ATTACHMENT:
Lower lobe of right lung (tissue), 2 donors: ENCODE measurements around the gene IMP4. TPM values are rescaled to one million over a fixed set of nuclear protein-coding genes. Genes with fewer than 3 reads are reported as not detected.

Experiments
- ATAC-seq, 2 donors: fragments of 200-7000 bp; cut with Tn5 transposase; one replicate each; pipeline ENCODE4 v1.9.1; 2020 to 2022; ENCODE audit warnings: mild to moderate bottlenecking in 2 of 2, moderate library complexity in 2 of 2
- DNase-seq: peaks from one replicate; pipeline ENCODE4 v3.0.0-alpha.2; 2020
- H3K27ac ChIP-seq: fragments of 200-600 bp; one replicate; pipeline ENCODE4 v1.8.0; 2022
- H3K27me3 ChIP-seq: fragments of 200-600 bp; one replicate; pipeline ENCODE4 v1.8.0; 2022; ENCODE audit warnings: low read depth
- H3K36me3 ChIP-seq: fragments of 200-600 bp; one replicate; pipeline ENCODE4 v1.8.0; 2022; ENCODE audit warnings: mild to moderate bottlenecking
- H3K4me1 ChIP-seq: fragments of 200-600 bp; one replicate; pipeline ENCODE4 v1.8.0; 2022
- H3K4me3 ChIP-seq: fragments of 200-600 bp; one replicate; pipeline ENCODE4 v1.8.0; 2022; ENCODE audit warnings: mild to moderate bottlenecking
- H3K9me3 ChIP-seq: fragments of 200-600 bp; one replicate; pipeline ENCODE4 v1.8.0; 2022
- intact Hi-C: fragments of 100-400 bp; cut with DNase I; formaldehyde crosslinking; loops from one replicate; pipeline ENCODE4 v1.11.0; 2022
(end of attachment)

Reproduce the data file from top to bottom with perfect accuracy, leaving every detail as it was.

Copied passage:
Lower lobe of right lung (tissue), 2 donors: ENCODE measurements around the gene IMP4. TPM values are rescaled to one million over a fixed set of nuclear protein-coding genes. Genes with fewer than 3 reads are reported as not detected.

Experiments
- ATAC-seq, 2 donors: fragments of 200-7000 bp; cut with Tn5 transposase; one replicate each; pipeline ENCODE4 v1.9.1; 2020 to 2022; ENCODE audit warnings: mild to moderate bottlenecking in 2 of 2, moderate library complexity in 2 of 2
- DNase-seq: peaks from one replicate; pipeline ENCODE4 v3.0.0-alpha.2; 2020
- H3K27ac ChIP-seq: fragments of 200-600 bp; one replicate; pipeline ENCODE4 v1.8.0; 2022
- H3K27me3 ChIP-seq: fragments of 200-600 bp; one replicate; pipeline ENCODE4 v1.8.0; 2022; ENCODE audit warnings: low read depth
- H3K36me3 ChIP-seq: fragments of 200-600 bp; one replicate; pipeline ENCODE4 v1.8.0; 2022; ENCODE audit warnings: mild to moderate bottlenecking
- H3K4me1 ChIP-seq: fragments of 200-600 bp; one replicate; pipeline ENCODE4 v1.8.0; 2022
- H3K4me3 ChIP-seq: fragments of 200-600 bp; one replicate; pipeline ENCODE4 v1.8.0; 2022; ENCODE audit warnings: mild to moderate bottlenecking
- H3K9me3 ChIP-seq: fragments of 200-600 bp; one replicate; pipeline ENCODE4 v1.8.0; 2022
- intact Hi-C: fragments of 100-400 bp; cut with DNase I; formaldehyde crosslinking; loops from one replicate; pipeline ENCODE4 v1.11.0; 2022